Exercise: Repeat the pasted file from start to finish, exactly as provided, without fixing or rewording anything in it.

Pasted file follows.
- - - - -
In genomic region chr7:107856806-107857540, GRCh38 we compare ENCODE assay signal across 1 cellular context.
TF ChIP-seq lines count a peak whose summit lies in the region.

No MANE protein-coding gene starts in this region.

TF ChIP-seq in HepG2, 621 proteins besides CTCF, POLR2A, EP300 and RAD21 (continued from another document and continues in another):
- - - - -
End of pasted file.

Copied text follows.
In genomic region chr7:107856806-107857540, GRCh38 we compare ENCODE assay signal across 1 cellular context.
TF ChIP-seq lines count a peak whose summit lies in the region.

No MANE protein-coding gene starts in this region.

TF ChIP-seq in HepG2, 621 proteins besides CTCF, POLR2A, EP300 and RAD21 (continued from another document and continues in another):